Tuesday, February 21, 2017

The embrace of Birdsong Studio

As you probably can guess, I spend a lot of time in Birdsong Studio, a small shop that Jim Dorie - the previous owner of this property - built to work on his motorcycles and play music.  While I've never measured it, my guess is that it would be 12-feet by 20-feet.  There are two features about the space that stand out.  The first is its oversized door - it was built to easily allow motorcycles to be brought in.  The second is its warmth - Jim insulated it very well.

This weekend I spent hours in Birdsong with Jared Shore, a new client who had received a private painting lesson with me from his wife for his birthday.   An accomplished singer/songwriter originally from Calgary, Jared is a speech pathologist and occupational therapist who works with the fine folks at Dr. Clark School.  We had a grand ole time painting Chief Poundmaker and talking up a storm about common interests.

Jared joins Taylor and Jay as unofficial members of Birdsong Studio, with the open invitation to come and paint with me any time.

"I wouldn't want to impose," he said.  "As an artist, you must cherish your private time."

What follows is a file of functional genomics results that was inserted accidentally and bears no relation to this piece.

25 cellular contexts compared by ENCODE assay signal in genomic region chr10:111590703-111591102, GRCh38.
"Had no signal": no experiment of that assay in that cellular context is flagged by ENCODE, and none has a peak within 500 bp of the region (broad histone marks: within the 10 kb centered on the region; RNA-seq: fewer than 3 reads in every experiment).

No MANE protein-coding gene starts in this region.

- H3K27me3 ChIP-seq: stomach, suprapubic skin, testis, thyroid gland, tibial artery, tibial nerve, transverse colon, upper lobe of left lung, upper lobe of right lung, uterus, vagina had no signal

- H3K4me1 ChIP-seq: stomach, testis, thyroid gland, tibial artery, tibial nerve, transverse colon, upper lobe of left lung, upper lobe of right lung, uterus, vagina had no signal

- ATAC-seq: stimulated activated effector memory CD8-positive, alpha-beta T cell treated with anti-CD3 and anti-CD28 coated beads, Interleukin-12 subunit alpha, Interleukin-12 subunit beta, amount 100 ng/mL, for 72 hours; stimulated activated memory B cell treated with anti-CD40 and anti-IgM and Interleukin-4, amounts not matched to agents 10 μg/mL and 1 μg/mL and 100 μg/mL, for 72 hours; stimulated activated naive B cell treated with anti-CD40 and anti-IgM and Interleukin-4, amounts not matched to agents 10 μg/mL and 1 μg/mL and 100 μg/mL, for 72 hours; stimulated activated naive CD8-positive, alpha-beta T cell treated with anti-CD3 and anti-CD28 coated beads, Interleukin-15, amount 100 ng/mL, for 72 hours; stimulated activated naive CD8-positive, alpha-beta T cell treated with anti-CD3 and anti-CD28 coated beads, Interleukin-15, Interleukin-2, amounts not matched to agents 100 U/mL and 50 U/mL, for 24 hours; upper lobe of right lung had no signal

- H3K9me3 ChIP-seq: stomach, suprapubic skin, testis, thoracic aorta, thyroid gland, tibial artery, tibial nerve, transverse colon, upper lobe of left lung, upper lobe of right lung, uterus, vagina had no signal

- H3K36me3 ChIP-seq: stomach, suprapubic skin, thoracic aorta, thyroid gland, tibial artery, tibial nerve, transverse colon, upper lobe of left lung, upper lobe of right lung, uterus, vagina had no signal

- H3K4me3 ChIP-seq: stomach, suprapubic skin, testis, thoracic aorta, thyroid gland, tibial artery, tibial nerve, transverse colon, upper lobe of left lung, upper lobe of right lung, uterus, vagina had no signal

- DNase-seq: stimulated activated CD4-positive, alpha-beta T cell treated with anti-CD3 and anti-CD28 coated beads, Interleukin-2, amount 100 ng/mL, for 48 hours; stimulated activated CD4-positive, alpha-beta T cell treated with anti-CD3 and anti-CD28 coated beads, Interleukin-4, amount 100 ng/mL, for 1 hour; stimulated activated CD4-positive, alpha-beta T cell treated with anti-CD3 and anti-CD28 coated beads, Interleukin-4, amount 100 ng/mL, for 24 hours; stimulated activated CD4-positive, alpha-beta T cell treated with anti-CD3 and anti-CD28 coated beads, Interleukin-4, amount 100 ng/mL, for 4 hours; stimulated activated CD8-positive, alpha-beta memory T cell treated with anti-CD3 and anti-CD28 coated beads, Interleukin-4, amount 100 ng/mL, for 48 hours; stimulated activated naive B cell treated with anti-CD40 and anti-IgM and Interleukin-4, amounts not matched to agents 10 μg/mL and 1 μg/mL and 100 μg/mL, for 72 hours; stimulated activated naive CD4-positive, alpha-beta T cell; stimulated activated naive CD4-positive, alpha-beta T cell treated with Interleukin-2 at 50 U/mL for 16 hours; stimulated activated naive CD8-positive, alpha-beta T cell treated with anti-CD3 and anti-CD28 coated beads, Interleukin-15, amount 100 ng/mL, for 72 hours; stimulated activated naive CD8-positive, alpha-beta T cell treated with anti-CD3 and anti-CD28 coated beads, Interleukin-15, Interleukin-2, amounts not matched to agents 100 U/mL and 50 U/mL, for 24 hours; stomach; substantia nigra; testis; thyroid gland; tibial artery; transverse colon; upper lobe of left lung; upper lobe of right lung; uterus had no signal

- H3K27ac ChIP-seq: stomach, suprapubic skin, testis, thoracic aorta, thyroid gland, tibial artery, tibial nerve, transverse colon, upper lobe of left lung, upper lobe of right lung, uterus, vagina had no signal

"I get more hours alone in the studio than you can possibly imagine," I said.

The truth is that I like have people in my creative space.

It was equally lovely to have Heather and three of her inner circle in the studio on Sunday as I took them through my "Painting Your Life" workshop.  This was a gift from Heather to her gang as a special surprise.  They went on a journey into their memories and expressed what they saw and felt on the canvas.  It was at times gloriously funny, at other times profoundly moving.

As I sit for hours at my trusty easel - the older one that is covered in many layers of paint - I am mostly alone, surrounded by friends.  To my left at the moment are Miles Davis, Marilyn Monroe, Leonard Nimoy, and Winston Churchill.  To my right are Mike Tyson, Sophie and George.  As paintings cycle in and out of Birdsong Studio, my guests change, which is a fascinating dynamic.